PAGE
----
There’s something very ‘literate’ about going to the theatre to watch a play. Perhaps it’s the association we have with Shakespeare and stage traditions that take us as far back as the Greeks. It may be the association of ideas, of being well read and coming from a generation that enjoyed and actually read books; there is some sort of snobbery that divides those who are well read and those who are not. Truth is that theatre, of the literary kind at least, is a diminishing (if not dying) art and therefore it’s always refreshing to see something unexpected pop up on stage. Even if it’s something as small and short as the two-day performance of Agatha Christie’s The Mousetrap, performed by Gaslight Company at the Arts Council Karachi on Monday and Tuesday.
A simple production, with a total seven characters, The Mousetrap brought to Karachi the British classic that has been running at London’s West End since 1952. A murder mystery that brings five random travelers to a newly set-up guest house called Monkswell Manor, the story opens with the murder of one Maureen Lyon (who’s murder is introduced by a gunshot and a news brief on the radio) and the gradual assembly of the guests, who are complete strangers and amongst them all, one is the murderer.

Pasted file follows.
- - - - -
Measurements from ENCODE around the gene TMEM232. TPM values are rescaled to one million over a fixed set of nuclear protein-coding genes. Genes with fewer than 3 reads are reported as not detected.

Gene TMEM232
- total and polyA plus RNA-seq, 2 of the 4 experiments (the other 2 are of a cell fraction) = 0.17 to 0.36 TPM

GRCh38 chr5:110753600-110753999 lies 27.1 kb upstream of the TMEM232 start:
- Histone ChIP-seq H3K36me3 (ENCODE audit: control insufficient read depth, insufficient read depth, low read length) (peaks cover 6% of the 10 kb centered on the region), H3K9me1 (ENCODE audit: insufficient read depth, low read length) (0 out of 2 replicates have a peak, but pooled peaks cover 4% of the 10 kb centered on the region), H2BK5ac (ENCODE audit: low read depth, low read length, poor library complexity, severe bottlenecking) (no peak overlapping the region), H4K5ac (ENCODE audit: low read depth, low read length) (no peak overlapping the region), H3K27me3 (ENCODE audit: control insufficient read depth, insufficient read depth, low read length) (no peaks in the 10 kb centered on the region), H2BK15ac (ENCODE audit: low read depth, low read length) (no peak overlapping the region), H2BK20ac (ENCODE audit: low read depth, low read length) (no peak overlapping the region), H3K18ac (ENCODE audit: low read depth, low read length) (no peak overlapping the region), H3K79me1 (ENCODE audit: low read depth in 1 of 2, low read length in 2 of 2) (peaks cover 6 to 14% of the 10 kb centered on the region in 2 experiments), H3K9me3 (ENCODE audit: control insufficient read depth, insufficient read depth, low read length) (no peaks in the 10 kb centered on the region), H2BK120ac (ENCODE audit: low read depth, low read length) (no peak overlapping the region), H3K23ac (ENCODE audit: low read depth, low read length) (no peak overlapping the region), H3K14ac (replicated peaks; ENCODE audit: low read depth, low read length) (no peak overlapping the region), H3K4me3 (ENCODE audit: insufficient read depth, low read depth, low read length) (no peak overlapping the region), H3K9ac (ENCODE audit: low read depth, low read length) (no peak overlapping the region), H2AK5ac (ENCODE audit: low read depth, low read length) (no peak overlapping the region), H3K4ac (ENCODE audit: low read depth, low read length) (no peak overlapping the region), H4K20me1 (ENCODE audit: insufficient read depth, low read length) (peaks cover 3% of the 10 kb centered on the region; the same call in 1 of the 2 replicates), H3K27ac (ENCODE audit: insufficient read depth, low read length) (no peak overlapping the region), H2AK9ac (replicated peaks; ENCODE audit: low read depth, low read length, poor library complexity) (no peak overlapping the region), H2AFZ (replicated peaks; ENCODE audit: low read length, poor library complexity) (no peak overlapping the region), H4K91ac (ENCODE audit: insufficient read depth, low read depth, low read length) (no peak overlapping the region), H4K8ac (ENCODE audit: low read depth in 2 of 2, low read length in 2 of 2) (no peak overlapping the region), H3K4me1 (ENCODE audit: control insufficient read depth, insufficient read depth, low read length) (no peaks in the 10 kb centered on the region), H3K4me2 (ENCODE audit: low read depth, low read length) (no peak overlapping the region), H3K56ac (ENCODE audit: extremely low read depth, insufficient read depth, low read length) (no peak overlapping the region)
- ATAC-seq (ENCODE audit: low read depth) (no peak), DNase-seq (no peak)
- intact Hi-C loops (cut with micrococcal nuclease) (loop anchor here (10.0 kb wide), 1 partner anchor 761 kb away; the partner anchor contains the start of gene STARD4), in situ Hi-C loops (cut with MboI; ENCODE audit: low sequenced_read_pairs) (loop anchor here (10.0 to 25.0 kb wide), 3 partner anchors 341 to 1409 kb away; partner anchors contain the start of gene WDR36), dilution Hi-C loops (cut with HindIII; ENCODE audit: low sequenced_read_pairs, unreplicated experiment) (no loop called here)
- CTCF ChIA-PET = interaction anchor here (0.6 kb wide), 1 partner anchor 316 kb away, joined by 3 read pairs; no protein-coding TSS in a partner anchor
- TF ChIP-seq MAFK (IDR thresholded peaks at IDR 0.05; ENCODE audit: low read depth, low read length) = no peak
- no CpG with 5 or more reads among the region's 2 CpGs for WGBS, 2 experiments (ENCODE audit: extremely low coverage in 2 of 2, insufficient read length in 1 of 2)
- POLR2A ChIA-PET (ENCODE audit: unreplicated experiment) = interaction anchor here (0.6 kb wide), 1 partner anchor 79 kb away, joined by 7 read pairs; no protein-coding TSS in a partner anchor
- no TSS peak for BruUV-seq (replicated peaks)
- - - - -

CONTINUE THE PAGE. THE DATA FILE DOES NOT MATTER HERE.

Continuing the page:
A simple production, the two-hour performance brought one thing centre-stage: there certainly are solid actors amidst the young generation out there. Aryaan Aslam, playing the nervous, excitable and oddly energetic Christopher Wren, brought some much needed energy and pace to the play. Saif Leonardo Tariq Quraishi as the swaggering Mr. Paravicini had the right amount of mystique to draw suspicion to his character; the slightly exaggerated accent and the makeup made to deliberately make him look older all pointed to a conman in disguise. Asfandyar Khan as Sergeant Trotter, with his suspicions and interrogations, also introduced elements of intrigue to the play. The entire cast helped in bringing the story to its conclusion though it has to be said that the pace and energy could have been quicker and higher.
One thing I have to say is that the play would also have done better without the use of microphones. The beauty of theatre is to have actors with strong vocals; they need to be able to throw their voice and be heard through the auditorium, which in this case was compact enough to not need the electronic aids. The sound system wasn’t the best, which meant that some characters could be heard louder than others and with some of them knowing they would be heard because of the mics, they didn’t even try to inject energy into their acoustics.
It was, nevertheless, a promising start for a debut project.
“Gaslight Company is and always will be a passion project,” Azmeh Malik, Co-Founder Gaslight Company and Director/Producer of The Mousetrap said in an introduction. “Our aim with it was to create an energetic community which allows us to take risks and think outside the box. It is an avenue for quality theatre, for laughs, drama, adventure and entertainment.”
– All proceeds from the play have gone to Parents Voice Association
– Ujala Centre.